Thursday, October 1, 2015

Assistive Technology for Children with Autism

by Susan Stokes Autism Consultant

For years, different modes of technology have been used to improve the quality of life of people who have various developmental disabilities. However, the varied use of technology for children with autism continues to receive limited attention, despite the fact that technology tends to be a high interest area for many of these children.

This article will discuss how various modes of technology (including technology designed as augmentative communication systems), can be used for children with autism to increase or improve their:
  •    Overall understanding of their environment;
  •    Expressive communication skills;
  •    Social interaction skills;
  •    Attention skills;
  •    Motivation skills;
  •    Organization skills;
  •    Academic skills;
  •    Self help skills;
  •    Overall independent daily functioning skills.


What is Assistive Technology?

According to the Technology-Related Assistance for Individuals with Disabilities Act of 1988 (Public Law 100-407), an assistive technology means any item, piece of equipment, or product system, whether acquired commercially, off-the-shelf, modified or customized, that is used to increase, maintain, or improve functional capabilities of individuals with disabilities. Assistive technology service is any service that directly assists an individual with a disability in the selection, acquisition, or use of an assistive technology device. 

Typically, children with autism process visual information easier than auditory information. Any time we use assistive technology devices with these children, we're giving them information through their strongest processing area (visual). Therefore various types of technology from "low" tech to "high" tech, should be incorporated into every aspect of daily living in order to improve the functional capabilities of children with autism.

Visual Representation Systems

It is important to determine which visual representation system is best understood by the child, and in what contexts. Various visual systems, such as objects, photographs, realistic drawings, line drawings, and written words, can be used with assorted modes of technology, as long as the child can readily comprehend the visual representation.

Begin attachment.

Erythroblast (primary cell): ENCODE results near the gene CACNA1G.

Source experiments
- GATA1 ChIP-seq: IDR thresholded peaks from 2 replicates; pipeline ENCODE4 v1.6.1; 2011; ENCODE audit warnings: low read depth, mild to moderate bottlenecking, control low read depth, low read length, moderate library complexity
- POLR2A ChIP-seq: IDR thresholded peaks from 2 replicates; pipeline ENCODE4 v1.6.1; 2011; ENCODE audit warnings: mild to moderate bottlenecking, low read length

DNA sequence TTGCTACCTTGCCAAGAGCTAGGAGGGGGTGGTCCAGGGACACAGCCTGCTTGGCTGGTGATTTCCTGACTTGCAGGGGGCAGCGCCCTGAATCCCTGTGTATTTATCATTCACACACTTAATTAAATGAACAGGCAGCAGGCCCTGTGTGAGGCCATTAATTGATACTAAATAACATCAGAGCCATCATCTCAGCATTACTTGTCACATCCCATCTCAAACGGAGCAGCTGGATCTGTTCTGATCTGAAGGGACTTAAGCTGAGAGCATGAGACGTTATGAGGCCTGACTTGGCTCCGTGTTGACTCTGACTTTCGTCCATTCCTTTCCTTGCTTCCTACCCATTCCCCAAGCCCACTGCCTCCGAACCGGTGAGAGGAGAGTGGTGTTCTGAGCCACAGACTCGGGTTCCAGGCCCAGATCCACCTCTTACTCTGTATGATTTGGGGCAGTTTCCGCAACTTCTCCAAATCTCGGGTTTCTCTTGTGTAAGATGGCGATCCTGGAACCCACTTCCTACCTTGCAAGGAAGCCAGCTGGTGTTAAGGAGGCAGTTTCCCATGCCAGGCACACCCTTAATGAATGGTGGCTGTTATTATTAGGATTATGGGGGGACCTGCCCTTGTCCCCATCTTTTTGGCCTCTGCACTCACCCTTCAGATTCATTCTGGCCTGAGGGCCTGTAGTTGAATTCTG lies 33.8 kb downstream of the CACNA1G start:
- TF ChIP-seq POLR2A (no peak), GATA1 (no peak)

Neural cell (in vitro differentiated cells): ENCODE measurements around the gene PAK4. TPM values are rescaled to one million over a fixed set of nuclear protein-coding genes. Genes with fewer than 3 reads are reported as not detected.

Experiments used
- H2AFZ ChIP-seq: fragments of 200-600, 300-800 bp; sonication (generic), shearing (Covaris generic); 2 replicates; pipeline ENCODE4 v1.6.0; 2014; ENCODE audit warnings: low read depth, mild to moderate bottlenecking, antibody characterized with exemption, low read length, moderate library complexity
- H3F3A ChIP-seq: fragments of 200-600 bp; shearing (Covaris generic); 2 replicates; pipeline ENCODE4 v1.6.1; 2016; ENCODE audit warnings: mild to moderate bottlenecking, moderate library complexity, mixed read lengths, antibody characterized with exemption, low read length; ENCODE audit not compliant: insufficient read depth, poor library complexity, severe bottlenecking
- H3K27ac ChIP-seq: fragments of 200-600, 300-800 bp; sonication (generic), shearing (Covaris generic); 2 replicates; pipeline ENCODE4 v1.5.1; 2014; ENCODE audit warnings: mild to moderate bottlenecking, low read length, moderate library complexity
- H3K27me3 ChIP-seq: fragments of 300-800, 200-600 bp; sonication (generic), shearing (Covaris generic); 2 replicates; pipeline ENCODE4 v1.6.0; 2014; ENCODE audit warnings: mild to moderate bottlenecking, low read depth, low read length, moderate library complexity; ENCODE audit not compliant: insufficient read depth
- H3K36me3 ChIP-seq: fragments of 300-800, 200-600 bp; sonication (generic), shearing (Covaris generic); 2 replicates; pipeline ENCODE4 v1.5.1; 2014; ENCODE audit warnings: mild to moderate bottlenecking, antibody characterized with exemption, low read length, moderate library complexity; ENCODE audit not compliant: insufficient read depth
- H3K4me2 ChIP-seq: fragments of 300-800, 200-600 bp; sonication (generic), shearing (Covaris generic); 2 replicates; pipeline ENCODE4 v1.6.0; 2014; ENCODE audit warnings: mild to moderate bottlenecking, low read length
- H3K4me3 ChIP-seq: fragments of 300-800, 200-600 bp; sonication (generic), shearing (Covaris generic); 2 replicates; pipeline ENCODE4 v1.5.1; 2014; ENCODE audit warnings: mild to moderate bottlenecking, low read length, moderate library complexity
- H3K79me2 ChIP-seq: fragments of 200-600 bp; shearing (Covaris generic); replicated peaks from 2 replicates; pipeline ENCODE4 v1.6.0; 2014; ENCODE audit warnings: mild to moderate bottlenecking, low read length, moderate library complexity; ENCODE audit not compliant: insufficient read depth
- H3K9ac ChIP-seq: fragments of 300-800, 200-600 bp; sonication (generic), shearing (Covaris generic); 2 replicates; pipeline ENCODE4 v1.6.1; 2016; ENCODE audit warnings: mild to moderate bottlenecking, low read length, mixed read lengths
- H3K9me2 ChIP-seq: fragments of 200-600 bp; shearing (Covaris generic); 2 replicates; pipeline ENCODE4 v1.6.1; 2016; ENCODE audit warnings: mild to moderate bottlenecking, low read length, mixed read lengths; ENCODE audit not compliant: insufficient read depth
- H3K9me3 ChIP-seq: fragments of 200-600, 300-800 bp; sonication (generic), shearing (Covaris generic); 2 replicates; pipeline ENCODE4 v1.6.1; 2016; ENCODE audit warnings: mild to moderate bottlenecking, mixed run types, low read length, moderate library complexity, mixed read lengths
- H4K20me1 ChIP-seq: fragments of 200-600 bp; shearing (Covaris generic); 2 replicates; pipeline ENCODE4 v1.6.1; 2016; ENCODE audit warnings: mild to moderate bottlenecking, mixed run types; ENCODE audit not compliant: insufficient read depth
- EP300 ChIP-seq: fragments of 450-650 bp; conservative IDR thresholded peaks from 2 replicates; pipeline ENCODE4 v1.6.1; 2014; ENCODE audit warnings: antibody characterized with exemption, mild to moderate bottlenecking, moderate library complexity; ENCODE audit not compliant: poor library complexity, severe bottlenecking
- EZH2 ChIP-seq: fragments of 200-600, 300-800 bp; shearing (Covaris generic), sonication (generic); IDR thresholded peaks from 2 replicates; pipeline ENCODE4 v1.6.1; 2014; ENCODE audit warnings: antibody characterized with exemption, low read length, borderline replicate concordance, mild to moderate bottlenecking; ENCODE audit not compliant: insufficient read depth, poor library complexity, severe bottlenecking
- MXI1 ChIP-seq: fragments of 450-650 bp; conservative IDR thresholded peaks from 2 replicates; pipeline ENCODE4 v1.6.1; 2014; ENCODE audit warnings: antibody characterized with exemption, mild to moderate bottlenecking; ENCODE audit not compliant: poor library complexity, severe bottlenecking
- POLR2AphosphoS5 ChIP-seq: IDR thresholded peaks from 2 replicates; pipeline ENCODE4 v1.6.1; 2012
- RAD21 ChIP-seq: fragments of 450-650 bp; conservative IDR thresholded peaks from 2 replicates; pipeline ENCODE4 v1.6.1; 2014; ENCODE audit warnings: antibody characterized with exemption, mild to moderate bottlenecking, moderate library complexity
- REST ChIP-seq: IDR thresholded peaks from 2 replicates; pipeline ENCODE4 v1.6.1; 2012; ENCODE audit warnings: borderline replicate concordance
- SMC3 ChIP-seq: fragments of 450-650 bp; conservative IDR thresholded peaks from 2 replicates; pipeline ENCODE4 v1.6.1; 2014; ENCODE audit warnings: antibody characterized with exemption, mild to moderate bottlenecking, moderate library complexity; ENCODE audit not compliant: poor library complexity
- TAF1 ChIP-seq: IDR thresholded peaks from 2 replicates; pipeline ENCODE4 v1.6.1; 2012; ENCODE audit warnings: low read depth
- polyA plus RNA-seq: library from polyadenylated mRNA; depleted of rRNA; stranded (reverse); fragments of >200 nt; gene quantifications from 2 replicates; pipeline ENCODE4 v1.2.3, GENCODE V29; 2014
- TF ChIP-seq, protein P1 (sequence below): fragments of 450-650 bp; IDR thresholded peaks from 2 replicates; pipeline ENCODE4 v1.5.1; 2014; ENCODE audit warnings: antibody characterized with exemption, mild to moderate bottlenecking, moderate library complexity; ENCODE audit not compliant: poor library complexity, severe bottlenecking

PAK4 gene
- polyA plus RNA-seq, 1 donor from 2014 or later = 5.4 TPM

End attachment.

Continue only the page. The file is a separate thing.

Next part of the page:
Some children may need different visual representation systems in different situations. This may be dependent upon numerous factors, such as the skill being taught, as well as the unique characteristics of autism: attending, organization, distractibility, etc. 

Example: A child may use real objects for his visual schedule, as the objects appear to give him more information as to where he's going and what's coming up next, as well as to help him remain more focused during the transition. However, this same child may use photographs or line drawings in a picture exchange in order to communicate expressively.
Some researchers suggest that, for most children, it is best to start with a visual representation system of line drawings, and move to a more concrete representation system of photographs or objects needed (18). See the line drawings in Mayer-Johnson "Picture Communication Symbols". 

The Mayer-Johnson software program, Boardmaker, is a user-friendly program for both adults and children (18). The program offers a 3,000 Picture Communication Symbol (PCS) library in either black/white or color, and can be accompanied by any written word/message. The symbols can be made in any size, and tend to be universally understood. They present a relatively clear, 'uncluttered' representation and remove any ambiguity, which can sometimes arise when using photographs, especially personally-made photographs, as in the following example.

Example: A teacher took photographs of the various teachers that a child with autism encountered at school, in order to help him learn the names of his teachers. When reviewing the names of the teachers in the photographs, the child referred to the photograph of a particular teacher as "Mexico". Upon further review of this photo, the teacher realized that in the background, barely visible, was the corner of a map of Mexico. Although the teacher's face was the prominent feature in the photo, the child processed the minimally visible map as the most prominent feature and thus labeled the photograph according to this feature.